Explaining Our Own Racism to My Daughter

Racism is an age-old scourge affecting everyone including Muslim communities. It’s a tough but necessary conversation to have.

As the Black Lives Matter protests came to my neighborhood, I faced a dilemma. I have a responsibility as a parent to talk honestly with my kids about the pervasiveness of racism – not just in America, but in Muslim societies around the world, including my native Egypt. But I also want my kids to be proud of their heritage. How could I help them confront reality without becoming self-hating?

I am not comfortable sending my daughter to youth classes at the local mosque (she needs to be kept safe from the influence of the instructors and the textbooks they use). So I have been teaching her religion over dinner, telling stories about Islam’s earliest days. Here’s how I used Sirah to broach the difficult topic:

  • Do you remember Sayidna Bilal?
  • Of course, he was the first Muezzin in Islam
  • But where was he from?
  • He was a freed Ethiopian slave. Sayidna Abu Bakr paid for his release from slavery after his former master tortured him for being a Muslim.

– Did I ever tell you the story about the day the Prophet took Mecca?

  • You mean when they lit thousands of lights and the Meccans gave up, only for the prophet to forgive them? Of course, Dad!
  • But do you know what the Meccan elite said when Sayidna Bilal climbed atop the Kaaba after it had been cleansed of idols and did the first call to prayer from the roof?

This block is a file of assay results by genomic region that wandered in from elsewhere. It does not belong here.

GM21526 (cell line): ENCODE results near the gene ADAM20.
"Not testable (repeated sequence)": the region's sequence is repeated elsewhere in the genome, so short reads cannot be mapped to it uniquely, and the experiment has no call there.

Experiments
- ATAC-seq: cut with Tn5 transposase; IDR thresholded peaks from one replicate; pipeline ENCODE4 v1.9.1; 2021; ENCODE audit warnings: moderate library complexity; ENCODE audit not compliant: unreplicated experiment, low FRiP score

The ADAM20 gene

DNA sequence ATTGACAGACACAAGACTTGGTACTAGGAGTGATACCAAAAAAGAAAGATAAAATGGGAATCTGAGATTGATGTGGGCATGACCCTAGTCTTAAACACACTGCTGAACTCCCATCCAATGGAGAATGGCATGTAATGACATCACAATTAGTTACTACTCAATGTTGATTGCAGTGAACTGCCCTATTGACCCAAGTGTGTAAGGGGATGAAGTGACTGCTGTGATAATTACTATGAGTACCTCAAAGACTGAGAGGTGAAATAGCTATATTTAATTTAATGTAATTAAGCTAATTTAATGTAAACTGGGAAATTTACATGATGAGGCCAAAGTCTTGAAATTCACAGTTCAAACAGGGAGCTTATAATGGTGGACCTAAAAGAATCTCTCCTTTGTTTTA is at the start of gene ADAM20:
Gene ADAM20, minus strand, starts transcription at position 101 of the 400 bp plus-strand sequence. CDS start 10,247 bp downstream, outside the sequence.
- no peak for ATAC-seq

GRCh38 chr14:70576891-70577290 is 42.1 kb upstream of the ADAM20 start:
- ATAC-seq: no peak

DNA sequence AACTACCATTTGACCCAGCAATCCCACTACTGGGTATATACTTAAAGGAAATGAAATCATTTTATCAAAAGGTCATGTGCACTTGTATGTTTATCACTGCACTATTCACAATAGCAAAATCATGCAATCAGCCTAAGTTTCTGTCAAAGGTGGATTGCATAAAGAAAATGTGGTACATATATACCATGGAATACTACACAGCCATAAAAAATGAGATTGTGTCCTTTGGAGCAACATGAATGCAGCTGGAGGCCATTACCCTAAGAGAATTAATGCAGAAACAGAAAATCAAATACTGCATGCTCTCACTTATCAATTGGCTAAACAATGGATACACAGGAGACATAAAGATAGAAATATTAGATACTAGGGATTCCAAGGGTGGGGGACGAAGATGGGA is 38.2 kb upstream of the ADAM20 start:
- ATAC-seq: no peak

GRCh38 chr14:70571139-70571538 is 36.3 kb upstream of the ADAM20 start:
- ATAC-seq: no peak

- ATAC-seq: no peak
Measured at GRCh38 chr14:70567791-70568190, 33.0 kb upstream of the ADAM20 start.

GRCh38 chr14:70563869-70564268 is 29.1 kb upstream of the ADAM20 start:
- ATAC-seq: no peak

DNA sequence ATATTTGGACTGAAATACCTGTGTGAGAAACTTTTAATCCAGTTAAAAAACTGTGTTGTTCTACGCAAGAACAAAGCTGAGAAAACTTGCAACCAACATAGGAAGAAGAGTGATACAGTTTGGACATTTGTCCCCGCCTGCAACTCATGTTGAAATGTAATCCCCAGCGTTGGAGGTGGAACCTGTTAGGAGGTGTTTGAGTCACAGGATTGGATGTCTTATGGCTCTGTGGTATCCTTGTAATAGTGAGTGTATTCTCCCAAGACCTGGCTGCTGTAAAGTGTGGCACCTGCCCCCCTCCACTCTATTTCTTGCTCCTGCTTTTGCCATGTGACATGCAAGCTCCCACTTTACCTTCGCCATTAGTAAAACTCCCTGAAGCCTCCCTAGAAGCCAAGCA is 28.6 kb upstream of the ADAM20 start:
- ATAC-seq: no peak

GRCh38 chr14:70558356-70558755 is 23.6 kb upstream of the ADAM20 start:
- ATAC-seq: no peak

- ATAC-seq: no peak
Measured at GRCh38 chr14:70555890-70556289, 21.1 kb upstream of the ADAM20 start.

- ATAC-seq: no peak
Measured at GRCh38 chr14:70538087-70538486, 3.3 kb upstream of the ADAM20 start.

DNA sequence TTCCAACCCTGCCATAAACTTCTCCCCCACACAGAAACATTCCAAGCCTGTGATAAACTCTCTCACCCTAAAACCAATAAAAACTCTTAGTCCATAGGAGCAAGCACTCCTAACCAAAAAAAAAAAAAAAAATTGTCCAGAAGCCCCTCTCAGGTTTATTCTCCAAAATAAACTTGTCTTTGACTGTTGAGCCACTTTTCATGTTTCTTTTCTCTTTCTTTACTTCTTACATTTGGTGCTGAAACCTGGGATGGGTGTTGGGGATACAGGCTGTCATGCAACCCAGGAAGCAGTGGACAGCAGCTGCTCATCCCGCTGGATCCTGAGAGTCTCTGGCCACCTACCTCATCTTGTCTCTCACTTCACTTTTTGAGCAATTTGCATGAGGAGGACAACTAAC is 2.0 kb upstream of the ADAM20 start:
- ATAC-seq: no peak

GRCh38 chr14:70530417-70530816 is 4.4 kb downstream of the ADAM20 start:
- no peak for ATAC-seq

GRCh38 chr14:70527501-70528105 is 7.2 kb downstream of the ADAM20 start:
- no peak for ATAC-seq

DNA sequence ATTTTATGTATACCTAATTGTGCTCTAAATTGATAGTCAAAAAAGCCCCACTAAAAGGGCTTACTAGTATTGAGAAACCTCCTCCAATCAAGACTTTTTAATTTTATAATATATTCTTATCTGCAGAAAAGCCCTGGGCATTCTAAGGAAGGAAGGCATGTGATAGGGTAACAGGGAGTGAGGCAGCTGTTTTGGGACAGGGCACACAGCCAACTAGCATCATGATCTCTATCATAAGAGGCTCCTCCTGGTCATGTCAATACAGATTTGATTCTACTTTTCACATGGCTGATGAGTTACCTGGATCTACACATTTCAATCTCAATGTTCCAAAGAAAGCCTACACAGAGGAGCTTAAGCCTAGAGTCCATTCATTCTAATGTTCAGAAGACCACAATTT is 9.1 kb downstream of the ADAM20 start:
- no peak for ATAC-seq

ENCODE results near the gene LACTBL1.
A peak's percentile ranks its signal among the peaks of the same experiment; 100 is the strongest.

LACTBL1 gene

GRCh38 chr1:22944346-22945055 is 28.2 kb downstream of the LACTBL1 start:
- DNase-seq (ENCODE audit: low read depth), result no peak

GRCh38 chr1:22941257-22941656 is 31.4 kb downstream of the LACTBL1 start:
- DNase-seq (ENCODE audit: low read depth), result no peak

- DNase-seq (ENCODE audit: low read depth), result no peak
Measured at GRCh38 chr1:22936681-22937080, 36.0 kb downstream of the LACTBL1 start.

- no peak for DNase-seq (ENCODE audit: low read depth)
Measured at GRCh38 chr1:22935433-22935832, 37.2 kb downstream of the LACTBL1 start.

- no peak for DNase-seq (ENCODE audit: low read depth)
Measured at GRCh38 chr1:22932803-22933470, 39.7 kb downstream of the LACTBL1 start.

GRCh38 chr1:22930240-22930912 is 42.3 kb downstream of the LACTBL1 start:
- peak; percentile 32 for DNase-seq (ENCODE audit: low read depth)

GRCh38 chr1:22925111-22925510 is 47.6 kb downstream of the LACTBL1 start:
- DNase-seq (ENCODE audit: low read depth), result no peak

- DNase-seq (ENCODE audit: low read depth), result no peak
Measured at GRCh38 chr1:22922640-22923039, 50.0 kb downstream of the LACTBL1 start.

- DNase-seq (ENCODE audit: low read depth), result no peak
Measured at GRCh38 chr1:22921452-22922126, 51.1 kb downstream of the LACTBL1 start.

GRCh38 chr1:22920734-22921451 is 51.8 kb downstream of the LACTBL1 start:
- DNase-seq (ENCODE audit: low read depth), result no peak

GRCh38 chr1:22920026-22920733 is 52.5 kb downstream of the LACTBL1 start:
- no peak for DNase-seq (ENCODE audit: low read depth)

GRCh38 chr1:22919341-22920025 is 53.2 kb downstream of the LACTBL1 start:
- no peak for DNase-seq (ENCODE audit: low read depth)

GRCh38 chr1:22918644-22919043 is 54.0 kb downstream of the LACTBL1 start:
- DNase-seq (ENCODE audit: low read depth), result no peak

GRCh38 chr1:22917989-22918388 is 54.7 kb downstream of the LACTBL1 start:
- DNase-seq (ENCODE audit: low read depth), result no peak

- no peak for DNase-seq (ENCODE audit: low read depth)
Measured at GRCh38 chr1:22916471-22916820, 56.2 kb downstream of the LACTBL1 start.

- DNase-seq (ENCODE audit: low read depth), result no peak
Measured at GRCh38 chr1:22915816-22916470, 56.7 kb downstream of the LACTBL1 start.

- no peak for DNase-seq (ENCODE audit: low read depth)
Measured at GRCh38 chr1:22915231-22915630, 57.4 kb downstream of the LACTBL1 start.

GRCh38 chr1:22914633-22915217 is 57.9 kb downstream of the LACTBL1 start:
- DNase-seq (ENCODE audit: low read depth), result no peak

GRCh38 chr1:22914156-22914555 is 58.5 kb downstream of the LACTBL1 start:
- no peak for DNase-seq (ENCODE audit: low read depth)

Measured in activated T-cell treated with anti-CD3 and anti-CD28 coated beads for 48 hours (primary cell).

• No?
  • The Meccan elders were so upset to see a Black man atop their shrine that they said: “Couldn’t Mohamed find anyone but this ‘black crow’ to do it?”

A horrified look crossed my daughter’s face.

  • That’s so racist! It’s disgusting, Bilal was the FIRST muezzin!! He was the prophet’s companion!
  • It didn’t matter to them, all they could see was his skin color. Rather than seeing a fellow human being they could only a black crow. The racism from that moment never fully went away. It’s still embedded in our community.

I moved on to tell her about my own childhood experiences, 1400 years after Bilal’s call to prayer in Mecca. We Egyptians have a racism problem that we often don’t like to talk about. From black faces in movies to referring to people with dark skin as “Abd” or “Abeed” – black skin means slave, even though we love telling the story of Sayidna Bilal and how Islam emancipated slaves

This racism continues in our community here in America, inflicted on fellow Muslims with dark skin. The truth, I old my daughter, is that racism remains deeply rooted in our minds.

I had shocked my daughter enough during dinner time, I wasn’t about to tell her about the bigotry in South Asian Muslim communities. It was already too much for one evening.